Published: Sun, April 16, 2017
Technology | By Timothy Carter

The iPhone of cars? Apple enters self-driving car race


Apple has reportedly a thousand workers assigned to the Project Titan.

Companies that wish to test vehicles must provide evidence that they can train qualified employee drivers, can insure their cars and will be liable for any damage incurred during tests. Those that do own testing permits are required to submit regular reports to the California DMV, so more will be known about Apple's specific autonomous exploits when the company submits its first report.

The autonomous-vehicle industry has also been beset by a spate of lawsuits, as companies attempt to protect their trade secrets and prevent their engineers from taking their know-how on the open market where millions of dollars are available.

Neil Cybart, an independent analyst who writes about Apple at the Web site Above Avalon, said the company appeared to have moved away from plans to build and sell cars like Tesla Motors Inc does. Companies interested in testing their self-driving vehicles in California must first apply to the DMV before they are allowed on the roads.

The permit allows Apple to begin testing up to three 2015 Lexus SUVs similar to the type that Google uses for its autonomous cars. The list includes major automakers, including Ford, General Motors, BMW, Volkswagen and Tesla, as well as one of its biggest rivals in technology, Google, whose testing of self-driving cars has been spun off into an affiliate called Waymo.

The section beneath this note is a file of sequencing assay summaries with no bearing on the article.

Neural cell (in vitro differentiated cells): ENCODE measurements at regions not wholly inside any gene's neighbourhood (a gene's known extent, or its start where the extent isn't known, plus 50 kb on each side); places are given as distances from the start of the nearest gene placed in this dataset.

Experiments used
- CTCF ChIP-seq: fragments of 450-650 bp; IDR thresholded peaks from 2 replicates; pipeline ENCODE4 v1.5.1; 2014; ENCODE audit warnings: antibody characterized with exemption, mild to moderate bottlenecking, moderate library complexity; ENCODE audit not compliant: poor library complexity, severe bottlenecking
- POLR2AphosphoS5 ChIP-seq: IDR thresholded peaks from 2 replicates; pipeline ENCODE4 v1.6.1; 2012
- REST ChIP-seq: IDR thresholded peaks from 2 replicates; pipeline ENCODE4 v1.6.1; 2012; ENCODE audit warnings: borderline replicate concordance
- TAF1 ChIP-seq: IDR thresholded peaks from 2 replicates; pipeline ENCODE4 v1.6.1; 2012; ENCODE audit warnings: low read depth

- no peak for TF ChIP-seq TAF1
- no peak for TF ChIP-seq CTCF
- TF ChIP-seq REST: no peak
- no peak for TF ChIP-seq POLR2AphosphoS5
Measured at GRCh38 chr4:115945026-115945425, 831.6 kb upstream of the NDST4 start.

The iPhone maker has largely been mum on the development of its driverless auto and never officially acknowledged that it has plans to enter the self-driving market. Apple had not openly announced that it was working on an electric auto. A representative/spokesperson from the company declined to comment on the filing, pointing to a press release that the corporation submitted to the National Highway Traffic Safety Administration (NHTSA) late a year ago.

At that point, Apple said it had provided comments to the NHTSA "because Apple is investing heavily in machine learning and autonomous systems".

Electric-car manufacturer Tesla started test-driving automated cars in California late past year. The company's Chief Executive Tim Cook has noted that Apple needs to incorporate its smartphones into vehicle infotainment systems.

Apple is now among the thirty or so companies that have a permit to test self-driving cars in the State of California.

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